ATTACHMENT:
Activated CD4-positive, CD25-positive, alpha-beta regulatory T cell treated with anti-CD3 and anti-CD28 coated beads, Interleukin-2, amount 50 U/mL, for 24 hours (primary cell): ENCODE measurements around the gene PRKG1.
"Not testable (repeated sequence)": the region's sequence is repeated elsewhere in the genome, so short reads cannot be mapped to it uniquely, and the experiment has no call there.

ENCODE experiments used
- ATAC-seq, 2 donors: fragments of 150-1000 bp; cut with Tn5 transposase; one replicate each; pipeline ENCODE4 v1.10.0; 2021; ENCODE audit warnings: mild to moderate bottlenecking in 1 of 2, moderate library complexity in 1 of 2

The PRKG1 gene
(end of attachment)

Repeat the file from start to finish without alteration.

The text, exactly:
Activated CD4-positive, CD25-positive, alpha-beta regulatory T cell treated with anti-CD3 and anti-CD28 coated beads, Interleukin-2, amount 50 U/mL, for 24 hours (primary cell): ENCODE measurements around the gene PRKG1.
"Not testable (repeated sequence)": the region's sequence is repeated elsewhere in the genome, so short reads cannot be mapped to it uniquely, and the experiment has no call there.

ENCODE experiments used
- ATAC-seq, 2 donors: fragments of 150-1000 bp; cut with Tn5 transposase; one replicate each; pipeline ENCODE4 v1.10.0; 2021; ENCODE audit warnings: mild to moderate bottlenecking in 1 of 2, moderate library complexity in 1 of 2

The PRKG1 gene